REMARKS ON GEN. 6:6.

Dear Brother Beebe: - I see that sister Ball, in the 1st number of the present volume of the Signs, has requested my views of Gen. 6:6,

"And it repented the Lord that He had made man on the earth, and it grieved Him at His heart."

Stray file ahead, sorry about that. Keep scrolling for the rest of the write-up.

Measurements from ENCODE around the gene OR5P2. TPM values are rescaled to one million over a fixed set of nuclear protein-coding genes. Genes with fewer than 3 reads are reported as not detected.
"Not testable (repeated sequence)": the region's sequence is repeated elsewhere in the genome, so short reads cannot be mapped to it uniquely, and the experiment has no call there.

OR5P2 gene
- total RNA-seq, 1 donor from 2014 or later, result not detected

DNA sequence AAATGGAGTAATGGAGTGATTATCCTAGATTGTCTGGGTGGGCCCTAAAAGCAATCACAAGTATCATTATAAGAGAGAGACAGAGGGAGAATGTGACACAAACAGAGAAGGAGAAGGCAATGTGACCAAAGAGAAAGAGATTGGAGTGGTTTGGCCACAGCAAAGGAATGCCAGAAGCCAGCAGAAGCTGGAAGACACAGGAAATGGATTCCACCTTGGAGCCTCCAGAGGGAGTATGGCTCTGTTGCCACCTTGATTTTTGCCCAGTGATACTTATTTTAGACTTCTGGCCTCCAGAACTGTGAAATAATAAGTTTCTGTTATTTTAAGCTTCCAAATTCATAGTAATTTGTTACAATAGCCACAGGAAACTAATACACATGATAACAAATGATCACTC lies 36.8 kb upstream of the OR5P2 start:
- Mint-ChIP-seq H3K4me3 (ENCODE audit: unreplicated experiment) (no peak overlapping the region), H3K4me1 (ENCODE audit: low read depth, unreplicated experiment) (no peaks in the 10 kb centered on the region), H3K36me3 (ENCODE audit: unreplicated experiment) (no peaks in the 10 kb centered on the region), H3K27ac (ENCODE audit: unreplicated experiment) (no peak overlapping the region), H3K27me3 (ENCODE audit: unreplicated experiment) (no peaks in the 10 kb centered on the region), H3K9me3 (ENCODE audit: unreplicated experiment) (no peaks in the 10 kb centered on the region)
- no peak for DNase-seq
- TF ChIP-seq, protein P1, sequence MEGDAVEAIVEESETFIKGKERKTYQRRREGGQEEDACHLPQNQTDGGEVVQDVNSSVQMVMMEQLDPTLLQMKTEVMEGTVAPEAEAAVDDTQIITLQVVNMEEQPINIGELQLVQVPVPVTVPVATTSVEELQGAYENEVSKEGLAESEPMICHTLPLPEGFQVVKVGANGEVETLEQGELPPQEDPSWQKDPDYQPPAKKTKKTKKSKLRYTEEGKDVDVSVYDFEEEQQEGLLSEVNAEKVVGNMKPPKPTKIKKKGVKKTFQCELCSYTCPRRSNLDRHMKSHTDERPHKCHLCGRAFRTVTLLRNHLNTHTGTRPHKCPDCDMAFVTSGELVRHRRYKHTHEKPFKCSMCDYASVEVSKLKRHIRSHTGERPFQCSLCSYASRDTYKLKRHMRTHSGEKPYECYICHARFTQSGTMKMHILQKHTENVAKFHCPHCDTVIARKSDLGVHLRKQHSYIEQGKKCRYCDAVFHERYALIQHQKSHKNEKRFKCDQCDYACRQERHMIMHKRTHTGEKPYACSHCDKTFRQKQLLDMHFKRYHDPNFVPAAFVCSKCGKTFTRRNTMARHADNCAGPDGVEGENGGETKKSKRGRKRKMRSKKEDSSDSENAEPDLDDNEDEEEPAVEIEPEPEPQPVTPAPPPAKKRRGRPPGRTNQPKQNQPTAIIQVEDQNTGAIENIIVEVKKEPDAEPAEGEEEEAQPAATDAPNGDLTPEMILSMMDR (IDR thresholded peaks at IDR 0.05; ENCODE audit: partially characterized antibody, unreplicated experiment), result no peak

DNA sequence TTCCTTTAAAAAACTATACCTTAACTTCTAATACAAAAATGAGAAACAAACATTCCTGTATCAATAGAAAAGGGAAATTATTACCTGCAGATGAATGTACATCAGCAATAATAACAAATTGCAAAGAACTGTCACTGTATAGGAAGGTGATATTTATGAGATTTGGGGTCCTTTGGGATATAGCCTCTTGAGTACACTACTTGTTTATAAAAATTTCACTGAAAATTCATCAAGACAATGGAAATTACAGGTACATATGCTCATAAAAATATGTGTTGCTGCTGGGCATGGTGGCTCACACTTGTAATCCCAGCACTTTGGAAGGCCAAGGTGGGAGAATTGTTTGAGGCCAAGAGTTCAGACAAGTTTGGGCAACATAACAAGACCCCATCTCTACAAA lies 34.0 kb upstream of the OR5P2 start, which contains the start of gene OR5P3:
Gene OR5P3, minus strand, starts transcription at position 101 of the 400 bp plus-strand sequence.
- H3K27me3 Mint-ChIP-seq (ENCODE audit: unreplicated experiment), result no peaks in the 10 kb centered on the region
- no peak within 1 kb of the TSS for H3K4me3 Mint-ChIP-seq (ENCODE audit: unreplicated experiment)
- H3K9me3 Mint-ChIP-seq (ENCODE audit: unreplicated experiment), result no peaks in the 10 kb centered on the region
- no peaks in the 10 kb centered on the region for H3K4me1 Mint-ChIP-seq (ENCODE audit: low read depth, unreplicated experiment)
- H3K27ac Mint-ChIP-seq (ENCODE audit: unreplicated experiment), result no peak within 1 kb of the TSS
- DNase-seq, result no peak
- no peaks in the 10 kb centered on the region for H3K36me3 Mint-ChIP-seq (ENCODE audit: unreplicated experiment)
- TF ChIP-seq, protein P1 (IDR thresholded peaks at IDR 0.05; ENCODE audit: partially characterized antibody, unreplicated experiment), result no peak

I presume an explanation of this text can be given satisfactory to sister Ball, and other honest enquirers after truth; but to give an exposition that would stop the mouths of gainsayers is perhaps difficult. That God possesses such perfection, that there can be no repentance, or grief at heart, in His essential mind is evident from the general revelation?which He has made of Himself, as well as from positive declarations in His word to the point. James says, speaking of the Father of Lights, "With whom is no variableness, neither shadow of turning," chap. 1:17. Job says, "He is of one mind, and who can turn Him," chap. 23:13. God says, "I am God, and there is none like me; declaring the end from the beginning, and from ancient time, the things that are not yet done, saying, My counsel shall stand and I will do all my pleasure" Isa.46:9, 10. Even Balaam is compelled to say, "God is not a man that He should lie, neither the son of man that He should repent;" Num. 23:19. Samuel says, "The strength of Israel will not lie nor repent, for He is not a man that He should repent" I Sam. 15:29. These texts as clearly show that God's perfection of mind is such that He cannot be subject to any such change as repentance, implies in man, as do the Scriptures, that God is a Spirit, and therefore that when bodily organs and limbs are ascribed to Him, the expressions are not to be taken in a literal, but in a figurative sense. Even those who are so ready to think that God can be made to see such imperfections in His past course as to repent of it literally, will admit that when God speaks of His arm, His feet, &c., that the expressions are not to be taken in a literal sense, that they are figurative expressions, used to convey more forcibly to the comprehension of weak man, a sense of God's power and presence, &c. Those who are so disposed to contend that repentance, when ascribed to God, is to be taken literally, as implying a change in the divine mind, thereby making the Scriptures contradict themselves, and contradict the immutability of God, may think to relieve their minds of any restraint from the Scriptures; but they are not aware that if they could succeed in destroying the absolute immutability of God, in His purpose, they would destroy the whole ground on which man's safety and preservation on earth rests. If God could be induced to change His purpose one way, it could, with equal ease, be changed the other way. Hence, if we can believe that God has been induced by anything in us to change His purpose of cursing us to that of blessing us, we ought to believe that He would, by our acts of ingratitude and sin, again be provoked to change His purpose back, and at once to cut us off. Hence, to relieve His people from such a gloomy idea as this, God says, "For I am the Lord, I change not; therefore ye sons of Jacob are not consumed" Mal.3:6. Thus showing that their preservation and safety, instead of being subject to their changeableness, rests upon His own unchangeableness. Viewing the terms repent, repentance, &c., when spoken of God, as figurative, we shall find them strikingly illustrative of God's dealings with men, under the law dispensation, and upon legal principles, whilst no ways effecting the immutability of God's mind or purpose.